Every year, tourists from around the world flock to Crystal River. A brief drive through the charming Citrus County hamlet provides a hint as to why: You’ll find manatee-shaped mailboxes, manatee placards on the streetlights, manatee statues and murals. The city’s logo, a smiling sea cow, is festooned upon a water tower downtown.
Crystal River, home to roughly 3,000 people and located 90 minutes north of Tampa, is the only place in North America where you can legally swim with manatees. For Tampa Bay residents looking for a magical getaway, this one-tank destination is the perfect place to get up close with these gentle creatures.
Manatee season runs from Nov. 15 through the end of March, when cold temperatures push the mammals into Crystal River’s mild waters. The springs around Kings Bay remain at 72 degrees year-round, and in the peak months it’s not uncommon to see hundreds of manatees clustering together to enjoy the warmth.
Even though we booked a trip during the off-season, we were optimistic about spotting some manatees. Crystal River is home to roughly 50 to 60 resident manatees, attracting travelers year-round. In fact, visiting before the season is a great way to get close to these creatures while avoiding the crowds.
To book responsibly, find a tour group that takes a conservation-minded approach. Photographer Martha Asencio-Rhine and I opted for Explorida, a company that starts each swim session with a lesson. After all, these animals are protected by federal law, and harassing or harming them can mean hefty fines and jail time. The team went over the art of “passive observation,” which involves quietly enjoying the animals from a distance. If manatees wanted to venture closer and touch us, that would be fine, but initiating contact is a big no-no.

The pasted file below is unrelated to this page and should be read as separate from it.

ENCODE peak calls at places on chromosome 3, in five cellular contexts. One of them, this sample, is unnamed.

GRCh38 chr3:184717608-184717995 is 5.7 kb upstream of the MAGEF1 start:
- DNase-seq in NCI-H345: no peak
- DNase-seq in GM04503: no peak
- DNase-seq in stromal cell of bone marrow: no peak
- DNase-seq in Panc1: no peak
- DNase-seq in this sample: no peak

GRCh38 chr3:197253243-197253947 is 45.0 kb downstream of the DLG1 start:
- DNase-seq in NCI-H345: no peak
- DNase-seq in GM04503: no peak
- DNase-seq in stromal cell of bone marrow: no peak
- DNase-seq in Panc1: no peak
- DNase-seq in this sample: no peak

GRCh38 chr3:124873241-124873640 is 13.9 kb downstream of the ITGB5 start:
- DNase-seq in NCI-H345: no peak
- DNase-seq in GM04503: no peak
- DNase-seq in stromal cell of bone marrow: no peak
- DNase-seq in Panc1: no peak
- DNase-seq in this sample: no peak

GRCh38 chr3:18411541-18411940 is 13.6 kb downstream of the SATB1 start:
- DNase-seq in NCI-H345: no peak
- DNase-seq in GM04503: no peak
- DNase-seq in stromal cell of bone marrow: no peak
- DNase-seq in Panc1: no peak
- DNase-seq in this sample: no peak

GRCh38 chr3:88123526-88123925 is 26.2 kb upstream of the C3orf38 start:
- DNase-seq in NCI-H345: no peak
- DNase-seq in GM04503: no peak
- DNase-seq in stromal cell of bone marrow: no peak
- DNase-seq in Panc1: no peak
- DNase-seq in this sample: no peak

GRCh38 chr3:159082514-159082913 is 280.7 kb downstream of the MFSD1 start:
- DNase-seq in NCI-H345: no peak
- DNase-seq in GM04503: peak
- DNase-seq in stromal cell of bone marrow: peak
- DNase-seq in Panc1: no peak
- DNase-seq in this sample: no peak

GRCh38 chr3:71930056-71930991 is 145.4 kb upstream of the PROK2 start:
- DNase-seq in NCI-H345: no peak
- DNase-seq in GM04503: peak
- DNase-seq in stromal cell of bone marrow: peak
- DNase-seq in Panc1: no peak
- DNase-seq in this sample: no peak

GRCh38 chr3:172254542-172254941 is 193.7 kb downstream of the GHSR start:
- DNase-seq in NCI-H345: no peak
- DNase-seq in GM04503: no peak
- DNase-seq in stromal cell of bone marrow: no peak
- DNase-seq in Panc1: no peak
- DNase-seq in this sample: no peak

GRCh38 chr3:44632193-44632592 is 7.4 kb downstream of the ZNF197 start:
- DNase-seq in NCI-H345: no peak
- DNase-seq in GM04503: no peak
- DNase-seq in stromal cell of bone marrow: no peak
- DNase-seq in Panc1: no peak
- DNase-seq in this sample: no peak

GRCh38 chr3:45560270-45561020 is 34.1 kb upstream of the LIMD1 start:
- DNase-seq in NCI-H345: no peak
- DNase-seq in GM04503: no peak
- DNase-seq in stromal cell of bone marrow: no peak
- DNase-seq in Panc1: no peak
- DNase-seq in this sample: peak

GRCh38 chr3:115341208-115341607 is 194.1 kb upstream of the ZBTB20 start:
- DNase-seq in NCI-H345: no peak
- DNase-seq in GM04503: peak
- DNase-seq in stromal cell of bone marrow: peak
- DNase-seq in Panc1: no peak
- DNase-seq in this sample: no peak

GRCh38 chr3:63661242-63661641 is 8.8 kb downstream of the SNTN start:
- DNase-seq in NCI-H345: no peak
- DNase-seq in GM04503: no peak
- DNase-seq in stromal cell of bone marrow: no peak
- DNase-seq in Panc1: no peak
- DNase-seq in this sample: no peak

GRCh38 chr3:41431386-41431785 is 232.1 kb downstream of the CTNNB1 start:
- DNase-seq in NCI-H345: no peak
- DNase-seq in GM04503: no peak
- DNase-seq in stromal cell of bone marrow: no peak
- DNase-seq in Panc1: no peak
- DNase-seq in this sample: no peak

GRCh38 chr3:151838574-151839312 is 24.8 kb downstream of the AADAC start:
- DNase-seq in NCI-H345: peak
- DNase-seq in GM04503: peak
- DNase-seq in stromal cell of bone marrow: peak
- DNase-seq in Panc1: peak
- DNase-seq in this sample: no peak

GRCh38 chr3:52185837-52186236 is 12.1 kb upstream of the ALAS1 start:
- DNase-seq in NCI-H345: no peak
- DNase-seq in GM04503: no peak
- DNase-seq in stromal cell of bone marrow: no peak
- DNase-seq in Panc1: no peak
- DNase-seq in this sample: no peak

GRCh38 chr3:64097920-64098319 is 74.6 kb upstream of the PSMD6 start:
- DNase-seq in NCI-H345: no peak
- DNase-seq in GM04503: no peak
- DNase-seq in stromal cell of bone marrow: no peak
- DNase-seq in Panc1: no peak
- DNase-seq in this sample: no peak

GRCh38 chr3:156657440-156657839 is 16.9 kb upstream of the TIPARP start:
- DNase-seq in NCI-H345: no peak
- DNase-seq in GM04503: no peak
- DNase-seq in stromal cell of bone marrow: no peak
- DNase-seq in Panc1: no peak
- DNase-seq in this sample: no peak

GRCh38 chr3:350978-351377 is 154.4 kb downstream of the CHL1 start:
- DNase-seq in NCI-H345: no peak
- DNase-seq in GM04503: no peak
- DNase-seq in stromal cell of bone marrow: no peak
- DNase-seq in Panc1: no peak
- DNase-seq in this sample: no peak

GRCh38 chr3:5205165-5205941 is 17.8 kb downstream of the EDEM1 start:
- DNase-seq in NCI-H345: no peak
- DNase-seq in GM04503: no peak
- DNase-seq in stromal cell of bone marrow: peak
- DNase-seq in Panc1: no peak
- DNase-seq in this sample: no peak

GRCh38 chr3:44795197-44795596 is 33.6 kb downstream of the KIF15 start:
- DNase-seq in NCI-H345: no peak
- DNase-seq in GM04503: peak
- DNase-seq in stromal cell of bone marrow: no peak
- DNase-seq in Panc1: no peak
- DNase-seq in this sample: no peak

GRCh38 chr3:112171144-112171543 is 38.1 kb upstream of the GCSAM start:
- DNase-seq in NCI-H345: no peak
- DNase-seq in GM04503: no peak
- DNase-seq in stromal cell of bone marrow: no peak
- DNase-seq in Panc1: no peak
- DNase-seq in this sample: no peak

We wiggled into wet suits, which would keep us warm and floating, and headed to Kings Bay, aka the Crystal River National Wildlife Refuge. During the short boat ride, our in-water guide, Amy Smith, offered tips.
Manatees will be able to feel us coming thanks to tiny hairs that cover their body. They are curious and friendly, and generally don’t mind respectful humans. To keep them comfortable, it’s best to avoid loud noises or splashing. In other words, stay still and act like a manatee.
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“I call it manatee meditation,” Smith said. “So if you’re not relaxed and calm when you get out of the water, you’re probably not doing it right.”
Smith showed us how to spot manatees from the boat. First, find a mound of bubbles. Then a whiskered nose will emerge from the water — the tip of the manatee iceberg. If the water is clear, you’ll see the round silhouette of the rest of its body under the surface.
Our tour group of 10 squeezed into snorkeling masks and shimmied into the water. Even though the bay was shallow enough to stand in, the captain handed us each a pool noodle to wedge under our armpits. It’s important to float, so as to not kick up sand from the bottom or sink down onto an unsuspecting manatee.